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Andy McKee

28 July, 2007 (12:01pm) | Blog

In the mid-1800′s, Spanish guitarist and guitar maker Antonio Torres Jurado developed the first modern guitar. Before him, there were many variations of stringed instruments resembling the modern guitar, like the sitar and the lute, but most of them didn’t have all of the qualities of the modern guitar that make it so easy to learn, and so diverse.

A lute

The guitar quickly became very popular due to the many different things that could be done with it. Most other instruments were restricted to one style of music or other due to the nature of how they were made. However, because of the control the musician has over it, the guitar can be used to play almost any style you can imagine.

An acoustic guitar

When it first came about, the classical guitar was mostly used for mellow pieces by the musical masters of that time. By the nineteenth century (due partially to how easy the guitar was to play compared to, say, the violin) most non-”masters” of music were able to play well enough to write their own songs. Slowly, more and more people were able to release their music to the general public than were able in the 1500′s; and less and Less of the music floating around was as well written as in the classical era.

An Eddie Van Halen electric guitar

Enter the Electric Guitar. The electric guitar was first patented by George Beauchamp of Texas, but was made available to the general public first by Danelectro. The electric guitar and its signature distorted sound were made popular by bands like the Beatles and Buddy Holly. Guitarists like Eddie Van Halen were able to completely master the art, while other less talented musicians resorted to such “cheating” methods as power-chords, which did not require as much coordination to play. Many modern punk bands have completely destroyed the art of the guitar and even music in general by playing the same music as other bands in a last ditch effort to get famous. Music is no longer an art to be appreciated and respected, but has turned into merely a tool to become a celebrity.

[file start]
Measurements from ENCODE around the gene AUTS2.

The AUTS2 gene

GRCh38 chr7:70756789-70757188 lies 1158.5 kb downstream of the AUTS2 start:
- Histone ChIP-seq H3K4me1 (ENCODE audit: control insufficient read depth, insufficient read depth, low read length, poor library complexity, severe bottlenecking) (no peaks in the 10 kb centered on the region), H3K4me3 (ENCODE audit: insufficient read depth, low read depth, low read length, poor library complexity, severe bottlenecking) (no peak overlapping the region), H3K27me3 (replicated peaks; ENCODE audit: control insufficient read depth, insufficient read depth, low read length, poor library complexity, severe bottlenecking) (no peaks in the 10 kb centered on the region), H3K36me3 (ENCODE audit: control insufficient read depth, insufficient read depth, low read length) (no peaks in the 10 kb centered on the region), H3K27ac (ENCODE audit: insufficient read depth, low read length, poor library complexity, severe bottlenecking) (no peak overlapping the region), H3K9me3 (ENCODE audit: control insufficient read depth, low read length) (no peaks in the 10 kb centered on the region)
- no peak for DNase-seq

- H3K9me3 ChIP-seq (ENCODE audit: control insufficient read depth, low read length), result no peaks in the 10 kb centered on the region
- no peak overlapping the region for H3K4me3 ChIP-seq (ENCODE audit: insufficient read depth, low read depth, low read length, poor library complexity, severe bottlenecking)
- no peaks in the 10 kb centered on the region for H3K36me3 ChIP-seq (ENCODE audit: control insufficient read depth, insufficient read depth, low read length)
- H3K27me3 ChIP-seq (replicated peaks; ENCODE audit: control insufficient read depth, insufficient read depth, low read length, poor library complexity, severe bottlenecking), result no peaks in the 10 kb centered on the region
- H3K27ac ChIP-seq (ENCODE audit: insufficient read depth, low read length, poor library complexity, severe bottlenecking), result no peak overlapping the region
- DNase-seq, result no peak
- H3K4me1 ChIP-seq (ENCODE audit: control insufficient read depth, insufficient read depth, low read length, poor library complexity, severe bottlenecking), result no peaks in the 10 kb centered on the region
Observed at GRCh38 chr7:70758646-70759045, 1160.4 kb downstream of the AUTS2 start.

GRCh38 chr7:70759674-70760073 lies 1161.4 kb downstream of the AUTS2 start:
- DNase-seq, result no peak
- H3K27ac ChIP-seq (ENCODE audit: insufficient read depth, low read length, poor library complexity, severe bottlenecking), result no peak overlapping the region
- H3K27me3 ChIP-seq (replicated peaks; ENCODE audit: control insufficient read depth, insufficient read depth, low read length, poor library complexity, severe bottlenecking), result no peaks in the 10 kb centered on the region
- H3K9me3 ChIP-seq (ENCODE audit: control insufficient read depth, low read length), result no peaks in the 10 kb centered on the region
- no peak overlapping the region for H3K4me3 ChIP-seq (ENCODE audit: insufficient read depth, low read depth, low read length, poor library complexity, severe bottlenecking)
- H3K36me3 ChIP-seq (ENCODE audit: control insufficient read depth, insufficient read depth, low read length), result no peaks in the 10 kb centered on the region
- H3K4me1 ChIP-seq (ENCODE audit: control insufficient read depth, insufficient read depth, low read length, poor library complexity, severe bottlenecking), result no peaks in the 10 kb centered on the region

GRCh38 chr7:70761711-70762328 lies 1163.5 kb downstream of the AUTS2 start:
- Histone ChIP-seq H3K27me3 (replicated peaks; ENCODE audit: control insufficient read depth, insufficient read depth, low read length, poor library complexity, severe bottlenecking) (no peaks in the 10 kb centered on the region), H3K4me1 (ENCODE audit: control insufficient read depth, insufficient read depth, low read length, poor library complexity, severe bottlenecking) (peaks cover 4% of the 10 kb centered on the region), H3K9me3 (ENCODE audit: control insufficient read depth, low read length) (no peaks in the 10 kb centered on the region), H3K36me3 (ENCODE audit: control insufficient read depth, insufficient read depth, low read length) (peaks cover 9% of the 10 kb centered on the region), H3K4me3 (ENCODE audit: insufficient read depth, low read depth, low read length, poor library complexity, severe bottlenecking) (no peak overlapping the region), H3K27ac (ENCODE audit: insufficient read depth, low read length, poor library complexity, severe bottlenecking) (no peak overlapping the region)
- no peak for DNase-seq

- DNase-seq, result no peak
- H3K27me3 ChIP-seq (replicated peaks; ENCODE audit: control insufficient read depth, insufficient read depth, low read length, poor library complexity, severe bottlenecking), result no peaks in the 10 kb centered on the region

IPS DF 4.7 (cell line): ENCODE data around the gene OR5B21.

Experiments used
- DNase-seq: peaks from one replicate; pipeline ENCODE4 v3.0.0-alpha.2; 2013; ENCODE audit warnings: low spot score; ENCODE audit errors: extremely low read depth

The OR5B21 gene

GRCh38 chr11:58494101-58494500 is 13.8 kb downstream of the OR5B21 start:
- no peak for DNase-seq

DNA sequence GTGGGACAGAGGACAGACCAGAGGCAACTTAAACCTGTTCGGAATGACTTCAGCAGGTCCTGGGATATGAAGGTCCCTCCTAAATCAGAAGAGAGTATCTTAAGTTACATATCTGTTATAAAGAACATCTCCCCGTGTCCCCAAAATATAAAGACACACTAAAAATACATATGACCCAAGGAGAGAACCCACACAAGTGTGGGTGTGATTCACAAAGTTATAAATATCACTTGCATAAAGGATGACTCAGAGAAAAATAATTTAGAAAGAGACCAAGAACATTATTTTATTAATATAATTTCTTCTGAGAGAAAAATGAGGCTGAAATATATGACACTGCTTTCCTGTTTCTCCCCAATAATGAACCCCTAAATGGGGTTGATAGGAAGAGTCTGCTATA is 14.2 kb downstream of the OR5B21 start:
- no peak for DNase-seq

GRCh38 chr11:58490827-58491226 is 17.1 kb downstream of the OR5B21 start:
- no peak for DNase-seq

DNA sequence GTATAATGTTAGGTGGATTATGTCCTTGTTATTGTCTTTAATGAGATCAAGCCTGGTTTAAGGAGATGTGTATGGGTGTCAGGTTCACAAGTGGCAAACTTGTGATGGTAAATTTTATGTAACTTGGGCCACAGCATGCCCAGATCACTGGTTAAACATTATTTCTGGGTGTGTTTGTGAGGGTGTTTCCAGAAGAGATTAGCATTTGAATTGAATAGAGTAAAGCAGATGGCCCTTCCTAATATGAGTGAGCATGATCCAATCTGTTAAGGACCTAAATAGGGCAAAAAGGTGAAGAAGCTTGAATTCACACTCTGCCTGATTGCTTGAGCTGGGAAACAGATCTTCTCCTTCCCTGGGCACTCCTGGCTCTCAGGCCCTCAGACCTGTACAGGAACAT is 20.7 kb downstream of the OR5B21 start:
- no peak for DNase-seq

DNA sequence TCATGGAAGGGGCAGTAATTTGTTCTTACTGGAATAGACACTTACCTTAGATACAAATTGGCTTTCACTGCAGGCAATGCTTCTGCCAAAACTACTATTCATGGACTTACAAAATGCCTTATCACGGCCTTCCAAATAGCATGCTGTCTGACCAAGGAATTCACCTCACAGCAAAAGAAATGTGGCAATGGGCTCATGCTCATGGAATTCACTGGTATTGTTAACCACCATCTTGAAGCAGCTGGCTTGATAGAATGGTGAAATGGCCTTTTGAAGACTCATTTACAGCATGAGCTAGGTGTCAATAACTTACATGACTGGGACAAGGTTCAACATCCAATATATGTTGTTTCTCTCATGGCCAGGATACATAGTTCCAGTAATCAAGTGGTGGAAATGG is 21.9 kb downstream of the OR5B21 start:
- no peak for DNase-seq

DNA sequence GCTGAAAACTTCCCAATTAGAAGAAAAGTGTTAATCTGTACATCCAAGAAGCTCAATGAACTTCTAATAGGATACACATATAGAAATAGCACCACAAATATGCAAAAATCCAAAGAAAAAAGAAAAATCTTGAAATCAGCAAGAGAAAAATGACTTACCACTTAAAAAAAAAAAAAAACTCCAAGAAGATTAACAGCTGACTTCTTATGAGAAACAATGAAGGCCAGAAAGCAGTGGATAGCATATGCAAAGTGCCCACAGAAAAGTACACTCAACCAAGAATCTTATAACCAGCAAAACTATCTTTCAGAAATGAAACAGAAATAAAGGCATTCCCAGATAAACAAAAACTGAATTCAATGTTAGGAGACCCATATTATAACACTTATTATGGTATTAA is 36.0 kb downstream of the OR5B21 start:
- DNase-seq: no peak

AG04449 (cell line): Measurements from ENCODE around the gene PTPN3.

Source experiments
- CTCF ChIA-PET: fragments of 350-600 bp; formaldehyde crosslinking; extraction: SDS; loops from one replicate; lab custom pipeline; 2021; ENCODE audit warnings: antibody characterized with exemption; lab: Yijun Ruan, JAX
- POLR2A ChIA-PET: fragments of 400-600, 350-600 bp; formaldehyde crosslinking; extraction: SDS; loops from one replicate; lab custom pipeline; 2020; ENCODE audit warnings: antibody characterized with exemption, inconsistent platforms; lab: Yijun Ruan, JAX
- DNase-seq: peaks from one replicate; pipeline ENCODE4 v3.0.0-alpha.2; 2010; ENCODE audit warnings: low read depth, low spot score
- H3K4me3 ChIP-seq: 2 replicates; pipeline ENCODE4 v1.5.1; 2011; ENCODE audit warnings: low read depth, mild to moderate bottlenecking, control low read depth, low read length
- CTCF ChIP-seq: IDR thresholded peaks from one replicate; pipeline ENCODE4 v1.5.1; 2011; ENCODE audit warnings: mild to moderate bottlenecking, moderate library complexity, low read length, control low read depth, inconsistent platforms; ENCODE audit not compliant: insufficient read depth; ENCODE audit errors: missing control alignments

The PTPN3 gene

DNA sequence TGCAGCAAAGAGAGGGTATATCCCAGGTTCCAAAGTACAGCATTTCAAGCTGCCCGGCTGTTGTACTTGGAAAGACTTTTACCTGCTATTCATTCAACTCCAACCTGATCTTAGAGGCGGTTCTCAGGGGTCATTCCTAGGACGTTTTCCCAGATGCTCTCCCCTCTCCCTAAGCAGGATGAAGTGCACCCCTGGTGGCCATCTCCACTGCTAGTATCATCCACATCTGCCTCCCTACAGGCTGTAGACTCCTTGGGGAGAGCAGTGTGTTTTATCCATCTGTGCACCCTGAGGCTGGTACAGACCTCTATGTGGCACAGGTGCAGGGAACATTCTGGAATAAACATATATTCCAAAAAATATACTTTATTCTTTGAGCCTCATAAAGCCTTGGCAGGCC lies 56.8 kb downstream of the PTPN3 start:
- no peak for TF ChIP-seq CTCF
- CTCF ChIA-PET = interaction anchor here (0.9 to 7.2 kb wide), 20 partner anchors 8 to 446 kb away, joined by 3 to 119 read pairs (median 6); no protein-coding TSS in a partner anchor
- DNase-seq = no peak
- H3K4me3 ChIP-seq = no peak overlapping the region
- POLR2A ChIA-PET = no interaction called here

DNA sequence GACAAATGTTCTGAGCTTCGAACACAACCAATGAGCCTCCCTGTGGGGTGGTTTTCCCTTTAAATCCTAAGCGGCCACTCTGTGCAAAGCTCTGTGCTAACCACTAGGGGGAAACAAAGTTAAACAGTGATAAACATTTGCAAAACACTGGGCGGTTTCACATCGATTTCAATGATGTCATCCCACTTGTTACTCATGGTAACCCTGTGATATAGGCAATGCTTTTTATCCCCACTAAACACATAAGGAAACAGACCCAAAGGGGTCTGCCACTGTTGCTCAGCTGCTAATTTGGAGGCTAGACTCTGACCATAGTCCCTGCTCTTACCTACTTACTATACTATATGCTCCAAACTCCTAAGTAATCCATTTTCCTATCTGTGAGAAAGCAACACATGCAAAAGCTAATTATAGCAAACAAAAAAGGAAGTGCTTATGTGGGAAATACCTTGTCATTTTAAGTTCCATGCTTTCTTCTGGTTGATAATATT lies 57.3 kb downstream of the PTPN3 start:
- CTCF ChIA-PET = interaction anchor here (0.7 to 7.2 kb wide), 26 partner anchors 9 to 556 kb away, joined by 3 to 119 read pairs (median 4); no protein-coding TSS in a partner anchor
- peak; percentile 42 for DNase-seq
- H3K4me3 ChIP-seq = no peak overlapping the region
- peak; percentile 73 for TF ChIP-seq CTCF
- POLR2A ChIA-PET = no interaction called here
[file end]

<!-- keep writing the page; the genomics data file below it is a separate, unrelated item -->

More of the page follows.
A dumb punk band

But thanks to musicians like Andy McKee, the beauty and respect of music is being preserved. McKee was born in 1979, in Topeka, Kansas, and at the age of 13, was given an Aria nylon string guitar by his father. He didn’t settle for just learning how to play the popular songs of the day to impress his friends, but was continually seeking to master his instrument through inventing new ways to get sound out of the guitar.

Andy McKee

Andy McKee uses a mix of strumming, hammer-ons, harmonics, and even the wood of the guitar itself to get a full sound with many undertones. His style of presenting the music, which completely ignores the popular style of projecting oneself onto the listener, has won the hearts and ears of many snobbish music lovers who listen to music for the music itself.

One of the few innovative musicians of our times, McKee has succeeded in proving that there is more to the guitar than just learning what others have already discovered. You can always find more innovative and creative ways to play music. We should never settle for the easy way out. Always strive to learn more and to better yourself.

“Brothers, I do not consider myself yet to have taken hold of it. But one thing I do: Forgetting what is behind and straining toward what is ahead, I press on toward the goal to win the prize for which God has called me heavenward in Christ Jesus.”
Philippians 3:13-14

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